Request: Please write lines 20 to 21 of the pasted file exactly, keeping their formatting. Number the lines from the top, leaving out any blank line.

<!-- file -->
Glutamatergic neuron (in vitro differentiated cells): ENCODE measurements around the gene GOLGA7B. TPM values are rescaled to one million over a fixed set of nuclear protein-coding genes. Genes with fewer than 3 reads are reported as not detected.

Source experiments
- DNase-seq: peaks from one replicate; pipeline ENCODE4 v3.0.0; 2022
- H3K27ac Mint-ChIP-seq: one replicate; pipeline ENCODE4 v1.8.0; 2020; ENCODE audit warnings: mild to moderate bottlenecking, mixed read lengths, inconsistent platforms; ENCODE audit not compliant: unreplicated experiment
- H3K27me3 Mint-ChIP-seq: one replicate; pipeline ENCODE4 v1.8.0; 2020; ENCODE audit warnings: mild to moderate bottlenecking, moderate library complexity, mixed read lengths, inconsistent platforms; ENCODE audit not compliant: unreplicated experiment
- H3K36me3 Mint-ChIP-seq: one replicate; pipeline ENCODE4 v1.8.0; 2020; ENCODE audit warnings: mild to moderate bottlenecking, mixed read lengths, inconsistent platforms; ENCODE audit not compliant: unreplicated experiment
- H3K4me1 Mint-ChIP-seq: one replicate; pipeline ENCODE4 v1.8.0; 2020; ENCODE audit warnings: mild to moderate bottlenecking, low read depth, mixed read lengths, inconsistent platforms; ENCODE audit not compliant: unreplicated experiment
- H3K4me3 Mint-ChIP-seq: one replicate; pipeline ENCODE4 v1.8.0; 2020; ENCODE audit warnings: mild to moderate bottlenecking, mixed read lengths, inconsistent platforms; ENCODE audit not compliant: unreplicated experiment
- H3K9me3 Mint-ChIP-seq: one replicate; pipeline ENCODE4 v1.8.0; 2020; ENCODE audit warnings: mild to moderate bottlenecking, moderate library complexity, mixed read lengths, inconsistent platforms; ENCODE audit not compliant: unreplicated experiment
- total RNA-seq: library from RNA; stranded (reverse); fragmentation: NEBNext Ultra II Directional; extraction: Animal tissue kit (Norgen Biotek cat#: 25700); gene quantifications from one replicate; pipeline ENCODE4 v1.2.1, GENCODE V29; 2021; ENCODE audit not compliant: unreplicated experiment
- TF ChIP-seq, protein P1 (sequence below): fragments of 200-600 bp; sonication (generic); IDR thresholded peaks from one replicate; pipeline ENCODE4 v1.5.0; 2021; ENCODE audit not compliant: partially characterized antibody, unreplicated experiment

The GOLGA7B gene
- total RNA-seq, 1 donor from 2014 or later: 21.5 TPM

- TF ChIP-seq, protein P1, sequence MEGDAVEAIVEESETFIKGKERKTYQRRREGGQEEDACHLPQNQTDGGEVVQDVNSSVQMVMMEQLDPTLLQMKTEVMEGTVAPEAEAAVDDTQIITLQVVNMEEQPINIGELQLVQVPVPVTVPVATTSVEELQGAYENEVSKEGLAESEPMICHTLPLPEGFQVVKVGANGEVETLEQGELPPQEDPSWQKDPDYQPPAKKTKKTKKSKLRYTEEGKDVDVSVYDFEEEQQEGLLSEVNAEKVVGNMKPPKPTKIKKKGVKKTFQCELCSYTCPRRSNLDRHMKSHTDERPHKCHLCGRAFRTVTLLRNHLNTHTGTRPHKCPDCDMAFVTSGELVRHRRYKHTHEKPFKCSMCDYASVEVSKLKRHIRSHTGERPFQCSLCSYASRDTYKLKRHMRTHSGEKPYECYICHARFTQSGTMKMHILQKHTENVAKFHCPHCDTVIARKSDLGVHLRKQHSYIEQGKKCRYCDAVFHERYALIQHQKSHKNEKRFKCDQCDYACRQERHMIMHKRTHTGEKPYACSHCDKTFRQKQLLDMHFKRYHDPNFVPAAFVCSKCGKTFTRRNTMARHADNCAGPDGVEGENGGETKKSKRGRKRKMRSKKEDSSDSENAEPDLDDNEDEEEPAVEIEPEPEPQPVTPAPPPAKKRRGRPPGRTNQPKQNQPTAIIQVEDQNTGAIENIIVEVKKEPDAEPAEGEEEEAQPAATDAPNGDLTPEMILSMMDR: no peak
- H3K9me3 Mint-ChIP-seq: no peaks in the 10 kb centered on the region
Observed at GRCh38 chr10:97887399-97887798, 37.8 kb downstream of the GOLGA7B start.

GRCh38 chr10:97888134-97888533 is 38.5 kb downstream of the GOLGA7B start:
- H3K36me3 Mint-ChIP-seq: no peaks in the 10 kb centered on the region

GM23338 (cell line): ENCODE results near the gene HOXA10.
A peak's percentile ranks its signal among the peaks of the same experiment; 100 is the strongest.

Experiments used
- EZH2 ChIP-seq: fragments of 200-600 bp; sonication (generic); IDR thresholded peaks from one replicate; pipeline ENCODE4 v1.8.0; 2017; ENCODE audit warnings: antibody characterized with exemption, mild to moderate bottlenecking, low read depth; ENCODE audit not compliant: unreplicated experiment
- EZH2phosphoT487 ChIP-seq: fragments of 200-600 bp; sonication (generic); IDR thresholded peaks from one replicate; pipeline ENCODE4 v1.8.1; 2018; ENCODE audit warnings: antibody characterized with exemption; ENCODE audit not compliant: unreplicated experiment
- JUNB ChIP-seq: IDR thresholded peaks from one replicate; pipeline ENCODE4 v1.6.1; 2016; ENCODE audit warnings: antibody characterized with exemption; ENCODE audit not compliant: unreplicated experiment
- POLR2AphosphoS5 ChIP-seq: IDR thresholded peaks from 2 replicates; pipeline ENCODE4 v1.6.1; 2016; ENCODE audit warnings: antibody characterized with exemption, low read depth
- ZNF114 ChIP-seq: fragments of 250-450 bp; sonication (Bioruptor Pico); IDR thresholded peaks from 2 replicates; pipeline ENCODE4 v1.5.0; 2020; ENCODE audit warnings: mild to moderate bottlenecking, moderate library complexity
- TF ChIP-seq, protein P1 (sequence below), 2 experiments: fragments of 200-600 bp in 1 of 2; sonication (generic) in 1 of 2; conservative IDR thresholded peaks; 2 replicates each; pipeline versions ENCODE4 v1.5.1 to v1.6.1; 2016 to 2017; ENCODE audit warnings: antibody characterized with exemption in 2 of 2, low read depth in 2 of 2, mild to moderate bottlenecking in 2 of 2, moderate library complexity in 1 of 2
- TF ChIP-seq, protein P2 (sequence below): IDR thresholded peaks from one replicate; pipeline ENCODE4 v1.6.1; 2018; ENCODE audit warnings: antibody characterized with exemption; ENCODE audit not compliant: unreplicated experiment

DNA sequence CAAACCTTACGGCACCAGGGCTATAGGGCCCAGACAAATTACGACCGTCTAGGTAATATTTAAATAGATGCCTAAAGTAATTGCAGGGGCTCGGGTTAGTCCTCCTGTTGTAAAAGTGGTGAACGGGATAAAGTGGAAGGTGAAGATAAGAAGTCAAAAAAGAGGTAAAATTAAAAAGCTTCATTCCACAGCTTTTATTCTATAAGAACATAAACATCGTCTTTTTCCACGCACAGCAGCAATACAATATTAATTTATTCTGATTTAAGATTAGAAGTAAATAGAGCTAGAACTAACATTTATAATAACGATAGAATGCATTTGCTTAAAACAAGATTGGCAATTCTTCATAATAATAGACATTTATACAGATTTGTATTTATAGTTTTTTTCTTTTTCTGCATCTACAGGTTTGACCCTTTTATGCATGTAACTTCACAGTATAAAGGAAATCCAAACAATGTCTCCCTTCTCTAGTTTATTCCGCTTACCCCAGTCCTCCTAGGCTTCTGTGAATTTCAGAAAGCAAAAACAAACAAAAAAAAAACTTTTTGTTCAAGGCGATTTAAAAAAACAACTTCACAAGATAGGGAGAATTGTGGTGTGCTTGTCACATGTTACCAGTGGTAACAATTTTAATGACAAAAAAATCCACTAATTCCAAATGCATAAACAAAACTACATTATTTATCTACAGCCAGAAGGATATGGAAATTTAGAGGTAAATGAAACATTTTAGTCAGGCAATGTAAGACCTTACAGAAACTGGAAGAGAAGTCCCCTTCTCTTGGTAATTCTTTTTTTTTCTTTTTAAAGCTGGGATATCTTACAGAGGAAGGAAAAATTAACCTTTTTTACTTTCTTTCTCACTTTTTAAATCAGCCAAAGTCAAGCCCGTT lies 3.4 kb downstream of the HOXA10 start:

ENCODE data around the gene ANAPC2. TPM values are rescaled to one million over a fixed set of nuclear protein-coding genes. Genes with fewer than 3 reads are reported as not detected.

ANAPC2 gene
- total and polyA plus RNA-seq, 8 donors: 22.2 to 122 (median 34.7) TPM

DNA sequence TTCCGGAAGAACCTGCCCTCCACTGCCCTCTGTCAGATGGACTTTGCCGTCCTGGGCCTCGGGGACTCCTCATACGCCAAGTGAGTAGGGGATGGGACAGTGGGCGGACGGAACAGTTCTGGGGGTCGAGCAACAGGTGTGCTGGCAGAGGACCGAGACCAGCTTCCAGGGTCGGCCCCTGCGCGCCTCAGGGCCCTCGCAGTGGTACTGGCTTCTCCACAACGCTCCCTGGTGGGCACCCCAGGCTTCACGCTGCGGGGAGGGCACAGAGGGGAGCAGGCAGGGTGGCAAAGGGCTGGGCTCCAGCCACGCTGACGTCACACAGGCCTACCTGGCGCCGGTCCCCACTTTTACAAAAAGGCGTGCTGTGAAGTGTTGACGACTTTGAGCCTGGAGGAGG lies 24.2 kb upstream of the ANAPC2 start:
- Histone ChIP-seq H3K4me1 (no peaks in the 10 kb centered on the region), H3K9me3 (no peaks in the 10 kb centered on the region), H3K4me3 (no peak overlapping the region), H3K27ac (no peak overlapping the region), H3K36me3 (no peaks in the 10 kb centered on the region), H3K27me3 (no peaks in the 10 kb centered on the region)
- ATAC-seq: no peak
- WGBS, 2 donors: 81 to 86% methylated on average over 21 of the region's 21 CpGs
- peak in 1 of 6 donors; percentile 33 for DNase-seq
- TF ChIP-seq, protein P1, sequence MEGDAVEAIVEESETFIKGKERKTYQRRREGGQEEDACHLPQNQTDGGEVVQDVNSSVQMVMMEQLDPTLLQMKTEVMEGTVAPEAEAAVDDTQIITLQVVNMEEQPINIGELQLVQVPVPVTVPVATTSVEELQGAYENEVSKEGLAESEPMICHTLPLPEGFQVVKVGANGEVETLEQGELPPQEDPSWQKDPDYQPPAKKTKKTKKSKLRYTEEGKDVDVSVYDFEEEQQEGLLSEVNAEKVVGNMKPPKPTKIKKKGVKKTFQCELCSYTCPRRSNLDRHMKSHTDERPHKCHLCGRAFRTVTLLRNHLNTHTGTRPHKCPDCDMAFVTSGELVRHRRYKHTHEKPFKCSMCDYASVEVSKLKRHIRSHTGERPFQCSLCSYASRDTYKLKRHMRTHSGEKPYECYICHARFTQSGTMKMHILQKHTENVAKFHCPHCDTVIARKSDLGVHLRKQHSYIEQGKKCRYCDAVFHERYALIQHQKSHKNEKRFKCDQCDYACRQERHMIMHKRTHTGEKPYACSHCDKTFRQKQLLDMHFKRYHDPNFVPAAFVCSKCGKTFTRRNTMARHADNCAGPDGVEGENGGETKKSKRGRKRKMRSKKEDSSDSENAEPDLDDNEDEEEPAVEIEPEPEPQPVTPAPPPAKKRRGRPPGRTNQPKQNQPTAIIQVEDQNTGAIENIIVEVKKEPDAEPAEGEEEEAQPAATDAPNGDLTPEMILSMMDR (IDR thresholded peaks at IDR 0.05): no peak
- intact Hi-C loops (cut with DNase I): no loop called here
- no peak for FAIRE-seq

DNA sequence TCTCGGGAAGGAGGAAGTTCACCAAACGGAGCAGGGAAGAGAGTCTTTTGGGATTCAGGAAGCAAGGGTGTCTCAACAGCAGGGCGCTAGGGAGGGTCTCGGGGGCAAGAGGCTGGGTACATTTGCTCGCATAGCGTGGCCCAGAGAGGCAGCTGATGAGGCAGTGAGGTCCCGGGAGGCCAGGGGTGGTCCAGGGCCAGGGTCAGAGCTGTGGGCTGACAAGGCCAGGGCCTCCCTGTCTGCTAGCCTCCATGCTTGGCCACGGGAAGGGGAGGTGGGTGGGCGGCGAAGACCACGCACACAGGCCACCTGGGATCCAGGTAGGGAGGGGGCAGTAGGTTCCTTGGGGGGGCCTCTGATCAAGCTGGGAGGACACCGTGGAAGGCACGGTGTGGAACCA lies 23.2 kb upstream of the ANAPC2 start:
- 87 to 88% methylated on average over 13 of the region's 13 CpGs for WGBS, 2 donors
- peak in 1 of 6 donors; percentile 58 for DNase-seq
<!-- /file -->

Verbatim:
A peak's percentile ranks its signal among the peaks of the same experiment; 100 is the strongest.

Experiments used